Australia's latest ODI batting star
George Bailey's record in domestic one-day matches is solid, but far from outstanding: in 128 innings he averages 33.37 at a strike rate of 83.69, with 27 scores of 50 or more, which means he notches up one such score every 4.74 innings. Since the beginning of the 2005-06 season, he has averaged 36.41 in 86 one-day matches - domestic and international - in Australia, and 36.27 in 75 innings for Tasmania in this format.
These are good numbers, but hardly the kind to make your eyes pop out, for other Australians have done much better at home during this period: Michael Klinger averages 48.26 from 80 innings, Brad Hodge 54.62 at a strike rate of 90.29, Adam Voges 46.83 in 75 innings, Shaun Marsh 42.14 in 74, and David Hussey 41.57 at a strike rate of 93 in 107 innings.
In the 19 months that he has played one-day internationals, though, Bailey has lifted his game several levels. In 31 ODI innings, he averages 53.03, and improvement of almost 60% over his average in domestic one-day matches.
The sort of consistency he has shown recently, especially, is staggering: in his last seven innings he has scores of 82, 87, 4, 85, 92*, 43, and 98 - 491 runs at an average of 81.83, and a strike rate of 107. In 18 innings in 2013, Bailey has averaged 62.53, scored his runs at almost a run a ball, and gone past 50 once every two innings. The average hasn't been inflated unduly by not-outs either, with only three of those in his 18 innings. Add the fact that Bailey's captained the team in ten matches this year, and you get an idea of just how influential he has been to Australia's ODI team in these last 19 months.
|Innings||Runs||Average||Strike rate||100s/ 50s|
|In one-day internationals||31||1379||53.03||89.48||1/ 11|
|In non-international one-day matches||139||3838||33.37||83.69||5/ 22|
It obviously remains to be seen how well Bailey can maintain these sort of numbers over a longer period, but regardless of that, it's clear that he has already stacked up very impressive stats over a fairly substantial period of time. No Australian batsman has scored as many as he has after 31 ODI innings - Greg Chappell got the closest, scoring 1298 runs at 56.43. Chappell is also one of three Australians to average higher than Bailey after 31 innings.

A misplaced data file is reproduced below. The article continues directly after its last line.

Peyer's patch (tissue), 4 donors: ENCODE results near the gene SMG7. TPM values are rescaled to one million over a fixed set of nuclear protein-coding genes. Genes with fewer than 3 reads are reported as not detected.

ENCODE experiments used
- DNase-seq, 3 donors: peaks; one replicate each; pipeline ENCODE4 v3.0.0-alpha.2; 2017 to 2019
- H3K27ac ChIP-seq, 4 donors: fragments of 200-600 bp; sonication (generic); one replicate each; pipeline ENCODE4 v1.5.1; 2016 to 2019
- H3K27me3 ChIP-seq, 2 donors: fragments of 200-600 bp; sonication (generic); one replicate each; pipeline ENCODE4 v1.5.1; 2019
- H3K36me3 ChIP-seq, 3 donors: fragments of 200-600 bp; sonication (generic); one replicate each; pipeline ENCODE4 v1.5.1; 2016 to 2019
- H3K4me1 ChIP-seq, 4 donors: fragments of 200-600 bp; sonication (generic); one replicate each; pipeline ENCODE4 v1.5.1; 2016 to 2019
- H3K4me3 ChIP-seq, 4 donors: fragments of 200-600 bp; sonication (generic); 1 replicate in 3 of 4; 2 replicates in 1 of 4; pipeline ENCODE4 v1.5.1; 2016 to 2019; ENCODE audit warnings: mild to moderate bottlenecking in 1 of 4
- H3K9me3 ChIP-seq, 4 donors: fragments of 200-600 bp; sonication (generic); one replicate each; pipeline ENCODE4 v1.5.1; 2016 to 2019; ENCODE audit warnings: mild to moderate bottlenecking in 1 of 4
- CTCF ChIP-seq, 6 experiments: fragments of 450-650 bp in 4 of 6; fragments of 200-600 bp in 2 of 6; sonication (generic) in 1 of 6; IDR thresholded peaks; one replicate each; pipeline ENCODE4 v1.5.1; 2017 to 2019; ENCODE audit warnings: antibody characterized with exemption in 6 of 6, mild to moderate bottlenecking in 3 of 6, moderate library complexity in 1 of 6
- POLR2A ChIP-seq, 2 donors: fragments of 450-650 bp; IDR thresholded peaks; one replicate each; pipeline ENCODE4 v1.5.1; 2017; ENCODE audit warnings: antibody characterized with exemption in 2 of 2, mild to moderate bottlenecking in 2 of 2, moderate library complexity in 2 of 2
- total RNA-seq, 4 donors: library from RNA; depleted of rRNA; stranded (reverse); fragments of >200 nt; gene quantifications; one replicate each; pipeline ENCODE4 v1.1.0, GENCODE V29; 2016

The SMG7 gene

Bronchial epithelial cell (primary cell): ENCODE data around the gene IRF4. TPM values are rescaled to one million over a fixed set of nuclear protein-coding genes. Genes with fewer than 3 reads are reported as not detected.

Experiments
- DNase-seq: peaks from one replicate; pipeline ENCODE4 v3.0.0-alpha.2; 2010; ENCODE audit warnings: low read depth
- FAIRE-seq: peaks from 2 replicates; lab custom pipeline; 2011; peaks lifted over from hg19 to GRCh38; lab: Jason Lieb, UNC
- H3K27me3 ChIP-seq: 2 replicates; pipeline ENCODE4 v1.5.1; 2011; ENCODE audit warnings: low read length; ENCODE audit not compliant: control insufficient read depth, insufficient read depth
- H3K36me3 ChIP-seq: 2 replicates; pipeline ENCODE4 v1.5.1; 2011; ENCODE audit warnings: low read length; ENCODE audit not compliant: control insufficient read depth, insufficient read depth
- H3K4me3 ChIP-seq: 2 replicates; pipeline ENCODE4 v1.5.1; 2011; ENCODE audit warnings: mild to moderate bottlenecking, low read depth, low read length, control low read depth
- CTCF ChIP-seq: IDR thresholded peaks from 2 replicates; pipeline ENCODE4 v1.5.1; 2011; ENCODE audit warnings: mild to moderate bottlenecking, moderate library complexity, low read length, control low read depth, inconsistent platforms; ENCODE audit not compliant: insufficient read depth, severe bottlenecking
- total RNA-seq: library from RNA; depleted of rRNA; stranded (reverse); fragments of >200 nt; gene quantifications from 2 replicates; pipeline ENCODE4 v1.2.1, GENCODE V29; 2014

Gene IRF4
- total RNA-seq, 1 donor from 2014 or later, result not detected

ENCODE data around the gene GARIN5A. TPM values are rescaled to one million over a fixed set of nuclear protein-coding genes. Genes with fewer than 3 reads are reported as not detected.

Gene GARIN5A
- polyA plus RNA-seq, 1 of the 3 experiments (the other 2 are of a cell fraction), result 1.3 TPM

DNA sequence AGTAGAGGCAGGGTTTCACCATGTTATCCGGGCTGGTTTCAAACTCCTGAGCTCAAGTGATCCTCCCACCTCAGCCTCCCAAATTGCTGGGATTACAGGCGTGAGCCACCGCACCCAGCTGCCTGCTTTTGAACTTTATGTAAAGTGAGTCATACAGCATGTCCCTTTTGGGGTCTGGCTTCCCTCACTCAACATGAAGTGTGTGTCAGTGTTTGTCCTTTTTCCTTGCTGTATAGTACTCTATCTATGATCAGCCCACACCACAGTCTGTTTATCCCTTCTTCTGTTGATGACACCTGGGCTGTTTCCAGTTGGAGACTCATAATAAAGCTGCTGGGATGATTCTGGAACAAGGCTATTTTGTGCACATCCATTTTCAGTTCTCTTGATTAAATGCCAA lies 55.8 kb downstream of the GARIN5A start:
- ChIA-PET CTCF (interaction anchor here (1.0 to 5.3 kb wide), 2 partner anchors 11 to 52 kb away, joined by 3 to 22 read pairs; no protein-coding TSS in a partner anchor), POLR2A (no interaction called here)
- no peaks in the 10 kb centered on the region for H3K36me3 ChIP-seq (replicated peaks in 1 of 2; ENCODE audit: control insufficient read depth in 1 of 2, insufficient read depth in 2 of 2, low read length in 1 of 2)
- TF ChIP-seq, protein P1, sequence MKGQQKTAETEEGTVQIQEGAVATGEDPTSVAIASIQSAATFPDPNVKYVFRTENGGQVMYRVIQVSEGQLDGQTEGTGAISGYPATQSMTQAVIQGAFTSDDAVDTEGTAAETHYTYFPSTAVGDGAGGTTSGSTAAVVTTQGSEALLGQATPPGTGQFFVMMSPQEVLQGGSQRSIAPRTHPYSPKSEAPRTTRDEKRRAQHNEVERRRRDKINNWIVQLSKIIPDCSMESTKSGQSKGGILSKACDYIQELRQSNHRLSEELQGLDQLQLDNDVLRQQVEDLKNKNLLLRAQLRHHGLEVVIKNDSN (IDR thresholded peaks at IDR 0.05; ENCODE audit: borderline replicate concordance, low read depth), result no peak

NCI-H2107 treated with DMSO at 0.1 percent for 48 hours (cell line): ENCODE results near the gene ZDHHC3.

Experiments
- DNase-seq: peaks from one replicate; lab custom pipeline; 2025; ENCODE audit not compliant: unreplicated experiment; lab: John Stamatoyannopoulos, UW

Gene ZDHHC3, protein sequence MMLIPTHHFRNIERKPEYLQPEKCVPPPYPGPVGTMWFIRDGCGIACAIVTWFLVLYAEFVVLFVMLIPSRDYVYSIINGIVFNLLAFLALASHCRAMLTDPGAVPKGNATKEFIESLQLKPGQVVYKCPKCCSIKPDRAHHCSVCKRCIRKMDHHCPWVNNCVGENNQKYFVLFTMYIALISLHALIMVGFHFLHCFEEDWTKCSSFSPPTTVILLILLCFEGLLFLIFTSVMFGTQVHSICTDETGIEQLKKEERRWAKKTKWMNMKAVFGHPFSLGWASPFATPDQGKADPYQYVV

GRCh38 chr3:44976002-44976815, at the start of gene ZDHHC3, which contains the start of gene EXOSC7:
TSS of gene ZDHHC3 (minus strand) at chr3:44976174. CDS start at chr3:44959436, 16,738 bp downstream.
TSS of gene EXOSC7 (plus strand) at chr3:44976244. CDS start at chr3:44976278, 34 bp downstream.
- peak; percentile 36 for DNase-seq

Michael Hussey averaged 77.06 at this stage of his career, but that was also because he was unbeaten in more than half those innings - he had 16 not-outs in 31 outings. Similarly, Michael Bevan's average was boosted to 63.93 because of 15 not-outs. Bailey, on the other hand, has been unbeaten only five times in his 31 innings.
|Batsman||Runs||Average||Strike rate||100s/ 50s|
|Michael Hussey||1156||77.06||97.38||0/ 9|
|Michael Bevan||1023||63.93||76.51||0/ 6|
|Greg Chappell||1298||56.43||74.94||2/ 7|
|George Bailey||1379||53.03||89.48||1/ 11|
|Michael Clarke||936||40.69||89.91||1/ 4|
|Dean Jones||801||36.40||84.22||0/ 4|
|Darren Lehmann||924||35.53||80.34||1/ 6|
|Matthew Hayden||968||33.37||68.89||1/ 8|
|David Boon||1027||33.12||66.38||1/ 5|
|Adam Gilchrist||864||32.00||83.23||2/ 4|
|Shane Watson||588||30.94||72.23||0/ 3|
|Ricky Ponting||866||30.92||70.17||2/ 5|
|Allan Border||819||28.24||60.04||1/ 4|
|Andrew Symonds||693||27.72||103.27||0/ 2|
|Mark Waugh||673||24.03||87.97||0/ 3|
The year 2013 has been particularly profitable for Bailey - last year, he scored 441 runs in 13 innings, averaging 40.09 at a strike rate of 77.50; this year, his 938 runs have come at an average of 62.53, and a strike rate of 96.50. Multiplying the average by the runs scored per ball gives an index score of 60.34.
Only two Australian batsmen have achieved a higher score in a calendar year (with a cut-off of 900 runs): in 2007, Ricky Ponting was in spectacular form, scoring five centuries and eight fifties in 24 innings; in 2011, another World Cup year, Shane Watson made two huge unbeaten hundreds - 161 against England and 185 aganst Bangladesh - and finished with an average of almost 57 and a strike rate of 109 from 22 innings. In 2007 Matthew Hayden was outstanding too, averaging almost 60 at a strike rate of 89, which explains largely why Australia were so successful that year.